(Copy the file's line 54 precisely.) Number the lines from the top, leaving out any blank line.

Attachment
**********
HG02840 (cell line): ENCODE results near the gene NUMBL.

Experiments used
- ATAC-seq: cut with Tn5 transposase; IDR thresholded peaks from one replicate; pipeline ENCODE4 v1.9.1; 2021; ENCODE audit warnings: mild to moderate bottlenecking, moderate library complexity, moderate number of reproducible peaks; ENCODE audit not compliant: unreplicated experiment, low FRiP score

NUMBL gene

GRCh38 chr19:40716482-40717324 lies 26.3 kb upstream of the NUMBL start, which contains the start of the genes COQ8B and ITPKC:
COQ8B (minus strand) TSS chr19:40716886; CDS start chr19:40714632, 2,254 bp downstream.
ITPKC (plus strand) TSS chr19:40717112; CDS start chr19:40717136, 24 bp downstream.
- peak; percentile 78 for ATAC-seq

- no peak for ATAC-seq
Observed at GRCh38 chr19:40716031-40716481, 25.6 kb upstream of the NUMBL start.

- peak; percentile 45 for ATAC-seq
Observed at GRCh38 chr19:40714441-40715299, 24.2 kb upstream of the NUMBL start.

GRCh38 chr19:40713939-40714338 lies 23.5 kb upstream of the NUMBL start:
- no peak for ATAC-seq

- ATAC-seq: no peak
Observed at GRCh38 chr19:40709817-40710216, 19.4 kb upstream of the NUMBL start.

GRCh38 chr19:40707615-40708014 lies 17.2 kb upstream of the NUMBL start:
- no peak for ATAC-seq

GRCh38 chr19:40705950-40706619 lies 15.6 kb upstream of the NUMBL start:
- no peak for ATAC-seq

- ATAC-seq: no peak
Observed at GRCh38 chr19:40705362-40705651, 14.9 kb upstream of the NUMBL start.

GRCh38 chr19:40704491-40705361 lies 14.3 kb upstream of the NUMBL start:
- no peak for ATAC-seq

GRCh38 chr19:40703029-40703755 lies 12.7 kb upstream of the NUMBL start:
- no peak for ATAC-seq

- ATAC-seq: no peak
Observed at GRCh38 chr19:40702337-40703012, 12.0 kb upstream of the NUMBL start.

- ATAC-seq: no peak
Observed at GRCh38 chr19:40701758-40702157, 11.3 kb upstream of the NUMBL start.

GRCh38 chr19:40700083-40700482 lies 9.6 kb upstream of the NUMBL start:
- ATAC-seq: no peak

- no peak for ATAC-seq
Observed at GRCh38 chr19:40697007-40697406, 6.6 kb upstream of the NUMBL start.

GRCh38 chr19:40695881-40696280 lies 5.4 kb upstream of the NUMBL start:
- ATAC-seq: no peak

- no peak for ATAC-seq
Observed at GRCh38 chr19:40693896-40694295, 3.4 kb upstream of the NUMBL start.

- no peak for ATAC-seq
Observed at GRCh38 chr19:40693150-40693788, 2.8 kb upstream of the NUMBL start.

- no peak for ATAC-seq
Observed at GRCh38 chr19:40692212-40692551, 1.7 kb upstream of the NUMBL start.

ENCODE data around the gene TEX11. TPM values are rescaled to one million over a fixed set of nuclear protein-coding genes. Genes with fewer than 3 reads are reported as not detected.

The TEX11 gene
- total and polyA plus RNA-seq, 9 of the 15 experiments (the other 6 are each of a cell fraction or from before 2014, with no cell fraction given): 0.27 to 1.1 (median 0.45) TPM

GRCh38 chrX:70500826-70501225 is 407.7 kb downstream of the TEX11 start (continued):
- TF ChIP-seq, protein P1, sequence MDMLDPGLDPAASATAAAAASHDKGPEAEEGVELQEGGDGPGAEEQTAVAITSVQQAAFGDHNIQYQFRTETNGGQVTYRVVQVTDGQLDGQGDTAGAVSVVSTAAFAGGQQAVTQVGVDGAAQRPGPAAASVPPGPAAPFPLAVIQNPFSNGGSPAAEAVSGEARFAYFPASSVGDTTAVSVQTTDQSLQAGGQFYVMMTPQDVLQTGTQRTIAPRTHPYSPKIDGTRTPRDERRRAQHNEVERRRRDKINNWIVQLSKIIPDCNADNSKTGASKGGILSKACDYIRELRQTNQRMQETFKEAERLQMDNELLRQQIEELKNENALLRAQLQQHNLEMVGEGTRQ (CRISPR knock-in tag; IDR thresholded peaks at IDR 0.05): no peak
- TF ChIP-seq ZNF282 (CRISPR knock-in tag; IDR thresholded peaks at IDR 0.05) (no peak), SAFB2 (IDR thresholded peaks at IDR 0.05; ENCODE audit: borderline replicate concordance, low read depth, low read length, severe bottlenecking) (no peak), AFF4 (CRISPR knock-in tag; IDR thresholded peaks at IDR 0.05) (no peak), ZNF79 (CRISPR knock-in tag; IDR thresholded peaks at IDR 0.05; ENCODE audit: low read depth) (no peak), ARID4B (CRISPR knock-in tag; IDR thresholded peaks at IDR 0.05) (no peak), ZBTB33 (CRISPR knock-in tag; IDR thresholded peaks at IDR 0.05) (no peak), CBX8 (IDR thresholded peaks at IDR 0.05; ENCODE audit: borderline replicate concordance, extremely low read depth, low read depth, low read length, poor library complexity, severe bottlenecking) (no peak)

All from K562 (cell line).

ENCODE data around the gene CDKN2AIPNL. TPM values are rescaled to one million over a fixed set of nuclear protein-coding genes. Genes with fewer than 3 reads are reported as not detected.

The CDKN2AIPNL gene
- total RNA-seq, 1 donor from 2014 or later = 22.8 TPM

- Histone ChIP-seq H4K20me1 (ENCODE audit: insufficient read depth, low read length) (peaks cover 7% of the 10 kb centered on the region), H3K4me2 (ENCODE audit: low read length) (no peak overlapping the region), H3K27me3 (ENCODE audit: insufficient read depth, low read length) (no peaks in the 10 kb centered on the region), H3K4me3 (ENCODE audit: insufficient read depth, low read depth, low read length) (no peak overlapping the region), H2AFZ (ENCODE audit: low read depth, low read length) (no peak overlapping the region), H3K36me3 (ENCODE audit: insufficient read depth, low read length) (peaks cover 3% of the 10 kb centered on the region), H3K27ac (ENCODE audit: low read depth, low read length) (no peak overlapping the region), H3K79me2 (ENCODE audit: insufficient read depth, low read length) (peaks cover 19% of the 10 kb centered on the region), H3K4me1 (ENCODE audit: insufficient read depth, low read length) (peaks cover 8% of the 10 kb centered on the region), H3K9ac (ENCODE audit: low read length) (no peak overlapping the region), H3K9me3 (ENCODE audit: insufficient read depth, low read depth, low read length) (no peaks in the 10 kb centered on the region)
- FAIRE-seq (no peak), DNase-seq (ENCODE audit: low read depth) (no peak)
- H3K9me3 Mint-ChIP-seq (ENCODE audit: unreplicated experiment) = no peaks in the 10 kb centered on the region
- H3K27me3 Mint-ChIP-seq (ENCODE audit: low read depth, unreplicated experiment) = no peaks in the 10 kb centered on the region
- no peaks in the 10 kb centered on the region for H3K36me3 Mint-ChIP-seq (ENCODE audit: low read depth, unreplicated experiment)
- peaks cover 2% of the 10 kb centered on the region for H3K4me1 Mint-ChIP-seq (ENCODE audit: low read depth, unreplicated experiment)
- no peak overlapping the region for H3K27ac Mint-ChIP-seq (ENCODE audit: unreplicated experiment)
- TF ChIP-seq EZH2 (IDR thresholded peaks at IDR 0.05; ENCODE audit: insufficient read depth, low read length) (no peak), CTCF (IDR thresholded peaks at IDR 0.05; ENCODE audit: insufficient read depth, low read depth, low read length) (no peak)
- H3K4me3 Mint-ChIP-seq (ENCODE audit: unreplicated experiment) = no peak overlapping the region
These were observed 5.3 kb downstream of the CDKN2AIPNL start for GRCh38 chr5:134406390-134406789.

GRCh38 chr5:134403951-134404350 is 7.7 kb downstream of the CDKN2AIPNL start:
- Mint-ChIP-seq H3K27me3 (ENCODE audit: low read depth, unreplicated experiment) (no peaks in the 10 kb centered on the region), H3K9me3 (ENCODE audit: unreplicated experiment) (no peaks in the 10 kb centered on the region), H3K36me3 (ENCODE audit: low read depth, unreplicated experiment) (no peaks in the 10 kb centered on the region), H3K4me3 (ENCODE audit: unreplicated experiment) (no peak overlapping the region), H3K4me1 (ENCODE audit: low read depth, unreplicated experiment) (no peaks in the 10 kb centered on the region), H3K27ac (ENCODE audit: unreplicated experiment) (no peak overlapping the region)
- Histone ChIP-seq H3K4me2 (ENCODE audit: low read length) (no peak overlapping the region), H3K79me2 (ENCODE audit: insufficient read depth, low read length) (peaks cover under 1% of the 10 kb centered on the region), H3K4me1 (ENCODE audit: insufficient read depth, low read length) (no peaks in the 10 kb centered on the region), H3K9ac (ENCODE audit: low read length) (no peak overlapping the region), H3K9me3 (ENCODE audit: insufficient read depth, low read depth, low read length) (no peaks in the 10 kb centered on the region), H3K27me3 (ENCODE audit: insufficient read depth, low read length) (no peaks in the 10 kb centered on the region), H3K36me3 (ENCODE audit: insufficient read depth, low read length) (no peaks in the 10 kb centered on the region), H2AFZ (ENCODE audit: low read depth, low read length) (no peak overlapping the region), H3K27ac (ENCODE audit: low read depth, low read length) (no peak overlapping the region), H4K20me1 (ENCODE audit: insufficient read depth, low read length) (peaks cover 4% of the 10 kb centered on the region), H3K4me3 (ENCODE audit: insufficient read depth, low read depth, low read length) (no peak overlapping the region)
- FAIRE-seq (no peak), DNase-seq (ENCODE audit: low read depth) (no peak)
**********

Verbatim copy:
- FAIRE-seq (no peak), DNase-seq (ENCODE audit: low read depth) (no peak)